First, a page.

Each day at trial is filled with highs and lows. No matter how well orchestrated the trial, inevitably, there are surprises and set backs. Surprises and setbacks can come as a result of malfunctioning technology, unfortunate rulings from the bench or surprises originating from opposing counsel.
Sometimes parties to a lawsuit hold on unrealistic expectations about what a trial should look like. These expectations are often formed by their experience watching TV. Television producers have the luxury of scripting what witnesses will say, what questions will be posed to them, how the court will decide evidentiary issues and ultimately how the jury will vote.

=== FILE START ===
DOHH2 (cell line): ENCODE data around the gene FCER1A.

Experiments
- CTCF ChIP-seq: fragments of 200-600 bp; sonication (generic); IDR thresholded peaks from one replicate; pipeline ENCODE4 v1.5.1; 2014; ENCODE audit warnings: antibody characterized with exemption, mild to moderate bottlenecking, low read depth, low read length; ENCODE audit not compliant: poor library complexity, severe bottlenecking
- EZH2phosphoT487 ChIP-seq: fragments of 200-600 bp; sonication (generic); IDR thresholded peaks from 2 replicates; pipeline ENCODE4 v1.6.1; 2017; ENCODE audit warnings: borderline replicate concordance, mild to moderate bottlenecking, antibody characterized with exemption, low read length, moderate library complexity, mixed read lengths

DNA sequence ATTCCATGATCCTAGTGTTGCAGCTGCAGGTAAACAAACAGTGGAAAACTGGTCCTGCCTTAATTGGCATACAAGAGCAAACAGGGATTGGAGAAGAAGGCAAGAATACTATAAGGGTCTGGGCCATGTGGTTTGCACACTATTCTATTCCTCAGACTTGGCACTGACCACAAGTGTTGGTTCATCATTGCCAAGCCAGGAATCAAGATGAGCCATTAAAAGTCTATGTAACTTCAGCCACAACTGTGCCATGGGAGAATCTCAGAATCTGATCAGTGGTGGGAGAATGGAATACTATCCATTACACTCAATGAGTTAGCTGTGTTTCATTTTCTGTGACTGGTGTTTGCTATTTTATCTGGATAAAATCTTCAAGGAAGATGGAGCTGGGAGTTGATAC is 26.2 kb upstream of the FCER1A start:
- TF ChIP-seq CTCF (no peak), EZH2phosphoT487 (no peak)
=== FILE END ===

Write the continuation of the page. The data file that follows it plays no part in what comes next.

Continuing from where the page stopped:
Unfortunately, personal injury attorneys do not have this luxury and can only prepare one side of the case. They cannot determine how the judge will rule on evidentiary issues or what questions will be posed by or answers given by opposing counsel and parties. As a result, trials are relatively uncertain creatures and even with significant preparation surprises abound.
Because it is never sure who will prevail at a trial, there is a significant benefit – if certainty is valued – in resolving cases before trial. Settlement is an agreement that is reached by both sides and provides a level of certainty that trial does not.